11. U.S. Patent No. 7,087,298 – Rotating label system
  12. U.S. Patent No. 7,172,668 – Rotatable label system and method

To some who look at the above list they will be tempted to say “one trick pony.”  Those knowledgeable about the business of patents see a shrewd businessman.  Why would you ever get patent after patent after patent on an innovation that shows no promise?  Why would you ever stop getting patents on a technology that does show promise and one where you are making money?  Smart inventors and companies churn an innovation for as many patents as they can when they hit a success, and if you are an inventor you should be doing the same thing.  The more money you make the more likely you will have competitors and the broader your patent footprint the more likely you will have the means to challenge those competitors.  The prospect of becoming so successful that your company or portfolio is purchased is just an added benefit, providing an additional positive exit strategy.

Stephen Key, however, is not truly exiting.  He will work with AccuDial on pharmaceutical applications for prescription, over-the-counter, nutritional supplements, injectable vials and vitamins. In addition, Stephen will work with Spinformation® partners to achieve even greater success in the beverage, fruit drink, food industry and other commercial applications.

“Stephen Key founded the company in 1998 and is a recognized leader in the $63 billion label industry. He will remain at the helm of Stephen Key Design, LLC and continue as a member of AccuDial’s Board of Directors,” said Bob Terwilliger Chairman and CEO of Accudial Pharmaceutical®.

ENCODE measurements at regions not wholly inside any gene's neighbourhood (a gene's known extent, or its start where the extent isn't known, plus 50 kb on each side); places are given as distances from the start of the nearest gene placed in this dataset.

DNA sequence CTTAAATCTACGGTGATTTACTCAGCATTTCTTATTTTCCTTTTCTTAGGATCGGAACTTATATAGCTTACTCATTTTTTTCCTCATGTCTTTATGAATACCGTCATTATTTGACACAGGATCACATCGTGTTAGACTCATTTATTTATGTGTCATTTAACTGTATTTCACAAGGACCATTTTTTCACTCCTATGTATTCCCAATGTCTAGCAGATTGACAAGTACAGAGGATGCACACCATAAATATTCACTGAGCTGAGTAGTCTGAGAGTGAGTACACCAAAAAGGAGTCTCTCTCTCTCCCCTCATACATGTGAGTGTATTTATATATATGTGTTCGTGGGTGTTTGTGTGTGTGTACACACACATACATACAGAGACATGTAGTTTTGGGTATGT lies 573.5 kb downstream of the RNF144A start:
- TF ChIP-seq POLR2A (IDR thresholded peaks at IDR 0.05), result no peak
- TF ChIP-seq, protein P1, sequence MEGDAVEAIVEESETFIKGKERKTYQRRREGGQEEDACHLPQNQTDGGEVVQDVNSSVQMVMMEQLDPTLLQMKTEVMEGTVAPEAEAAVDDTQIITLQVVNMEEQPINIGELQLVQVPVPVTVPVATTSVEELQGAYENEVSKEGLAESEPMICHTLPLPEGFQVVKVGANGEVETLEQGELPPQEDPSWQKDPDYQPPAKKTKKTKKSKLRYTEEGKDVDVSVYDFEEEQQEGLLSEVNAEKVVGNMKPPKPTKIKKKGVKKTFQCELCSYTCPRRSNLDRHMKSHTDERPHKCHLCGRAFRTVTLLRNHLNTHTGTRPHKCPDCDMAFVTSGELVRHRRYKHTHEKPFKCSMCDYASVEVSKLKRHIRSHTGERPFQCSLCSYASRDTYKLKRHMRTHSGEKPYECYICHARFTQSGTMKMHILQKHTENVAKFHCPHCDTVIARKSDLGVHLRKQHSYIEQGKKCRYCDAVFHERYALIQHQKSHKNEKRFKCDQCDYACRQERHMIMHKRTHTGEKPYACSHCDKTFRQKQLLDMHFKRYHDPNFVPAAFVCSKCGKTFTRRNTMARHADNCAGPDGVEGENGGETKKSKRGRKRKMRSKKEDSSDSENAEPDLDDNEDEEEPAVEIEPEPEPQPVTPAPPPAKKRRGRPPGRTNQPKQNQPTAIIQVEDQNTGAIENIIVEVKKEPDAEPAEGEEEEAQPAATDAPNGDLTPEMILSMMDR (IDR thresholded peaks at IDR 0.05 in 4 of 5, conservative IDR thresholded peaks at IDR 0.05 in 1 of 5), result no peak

“In the past thirteen years hundreds of millions of Spinformation® labels have been used on a wide range of products,” said Stephen Key. “Spinformation® labels have been used on Rexall Sundown Vitamins, Children’s AccuDial pediatric liquid medicines, and Kirkwood Brand products, to name just a few. Spinformation® has partnerships with a number of packaging industry leaders.”

Congratulations to Stephen!  For those who haven’t picked up his book – One Simple Idea – what are you waiting for?  It is a quick read and now you have some hard proof that the techniques and strategies he teaches can pay dividends.

The Author

Gene Quinn

Gene Quinn is a patent attorney and the founder of He is also a principal lecturer in the PLI Patent Bar Review Course and an attorney with Widerman & Malek.

Gene’s particular specialty as a patent attorney is in the area of strategic patent consulting, patent application drafting and patent prosecution. He has worked with independent inventors and start-up businesses in a variety of different technology fields, but specializes in software, systems and electronics.

is admitted to practice law in New Hampshire, is a Registered Patent Attorney licensed to practice before the United States Patent Office and is also admitted to practice before the United States Court of Appeals for the Federal Circuit.

Gene is a graduate of Franklin Pierce Law Center and holds both a J.D. and an LL.M. Prior to law school he graduated from Rutgers University with a B.S. in Electrical Engineering.

You can contact Gene via e-mail.

Warning & Disclaimer: The pages, articles and comments on do not constitute legal advice, nor do they create any attorney-client relationship. The articles published express the personal opinion and views of the author and should not be attributed to the author’s employer, clients or the sponsors of Read more.